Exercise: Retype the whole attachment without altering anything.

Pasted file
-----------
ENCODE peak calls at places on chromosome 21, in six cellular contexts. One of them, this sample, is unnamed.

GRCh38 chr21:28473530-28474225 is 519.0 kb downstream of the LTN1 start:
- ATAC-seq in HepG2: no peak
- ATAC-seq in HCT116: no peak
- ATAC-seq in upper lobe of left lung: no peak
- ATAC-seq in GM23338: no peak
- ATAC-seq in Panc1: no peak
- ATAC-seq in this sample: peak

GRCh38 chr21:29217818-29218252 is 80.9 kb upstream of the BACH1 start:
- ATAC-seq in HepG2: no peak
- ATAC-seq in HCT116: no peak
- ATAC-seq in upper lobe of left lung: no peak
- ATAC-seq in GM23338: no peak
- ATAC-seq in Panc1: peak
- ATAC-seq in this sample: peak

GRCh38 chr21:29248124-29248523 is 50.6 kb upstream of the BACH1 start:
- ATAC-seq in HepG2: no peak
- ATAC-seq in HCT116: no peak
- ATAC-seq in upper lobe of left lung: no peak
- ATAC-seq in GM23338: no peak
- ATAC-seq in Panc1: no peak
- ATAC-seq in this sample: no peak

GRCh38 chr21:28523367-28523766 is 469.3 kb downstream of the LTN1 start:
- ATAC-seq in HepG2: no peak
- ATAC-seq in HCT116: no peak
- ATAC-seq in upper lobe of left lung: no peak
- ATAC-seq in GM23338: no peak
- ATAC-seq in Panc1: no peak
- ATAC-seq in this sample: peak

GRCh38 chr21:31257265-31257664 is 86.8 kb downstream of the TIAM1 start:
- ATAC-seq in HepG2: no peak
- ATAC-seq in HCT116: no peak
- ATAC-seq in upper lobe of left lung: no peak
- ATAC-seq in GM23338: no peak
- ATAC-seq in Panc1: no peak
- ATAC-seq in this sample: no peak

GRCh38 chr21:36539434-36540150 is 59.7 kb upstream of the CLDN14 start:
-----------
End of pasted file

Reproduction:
ENCODE peak calls at places on chromosome 21, in six cellular contexts. One of them, this sample, is unnamed.

GRCh38 chr21:28473530-28474225 is 519.0 kb downstream of the LTN1 start:
- ATAC-seq in HepG2: no peak
- ATAC-seq in HCT116: no peak
- ATAC-seq in upper lobe of left lung: no peak
- ATAC-seq in GM23338: no peak
- ATAC-seq in Panc1: no peak
- ATAC-seq in this sample: peak

GRCh38 chr21:29217818-29218252 is 80.9 kb upstream of the BACH1 start:
- ATAC-seq in HepG2: no peak
- ATAC-seq in HCT116: no peak
- ATAC-seq in upper lobe of left lung: no peak
- ATAC-seq in GM23338: no peak
- ATAC-seq in Panc1: peak
- ATAC-seq in this sample: peak

GRCh38 chr21:29248124-29248523 is 50.6 kb upstream of the BACH1 start:
- ATAC-seq in HepG2: no peak
- ATAC-seq in HCT116: no peak
- ATAC-seq in upper lobe of left lung: no peak
- ATAC-seq in GM23338: no peak
- ATAC-seq in Panc1: no peak
- ATAC-seq in this sample: no peak

GRCh38 chr21:28523367-28523766 is 469.3 kb downstream of the LTN1 start:
- ATAC-seq in HepG2: no peak
- ATAC-seq in HCT116: no peak
- ATAC-seq in upper lobe of left lung: no peak
- ATAC-seq in GM23338: no peak
- ATAC-seq in Panc1: no peak
- ATAC-seq in this sample: peak

GRCh38 chr21:31257265-31257664 is 86.8 kb downstream of the TIAM1 start:
- ATAC-seq in HepG2: no peak
- ATAC-seq in HCT116: no peak
- ATAC-seq in upper lobe of left lung: no peak
- ATAC-seq in GM23338: no peak
- ATAC-seq in Panc1: no peak
- ATAC-seq in this sample: no peak

GRCh38 chr21:36539434-36540150 is 59.7 kb upstream of the CLDN14 start: